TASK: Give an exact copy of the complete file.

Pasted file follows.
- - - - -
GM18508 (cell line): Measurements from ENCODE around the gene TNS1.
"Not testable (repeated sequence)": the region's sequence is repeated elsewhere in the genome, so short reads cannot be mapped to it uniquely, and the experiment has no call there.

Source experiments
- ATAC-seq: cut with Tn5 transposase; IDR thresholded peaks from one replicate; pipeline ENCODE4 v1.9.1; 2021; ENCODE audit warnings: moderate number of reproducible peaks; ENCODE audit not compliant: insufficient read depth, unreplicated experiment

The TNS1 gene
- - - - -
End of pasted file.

GM18508 (cell line): Measurements from ENCODE around the gene TNS1.
"Not testable (repeated sequence)": the region's sequence is repeated elsewhere in the genome, so short reads cannot be mapped to it uniquely, and the experiment has no call there.

Source experiments
- ATAC-seq: cut with Tn5 transposase; IDR thresholded peaks from one replicate; pipeline ENCODE4 v1.9.1; 2021; ENCODE audit warnings: moderate number of reproducible peaks; ENCODE audit not compliant: insufficient read depth, unreplicated experiment

The TNS1 gene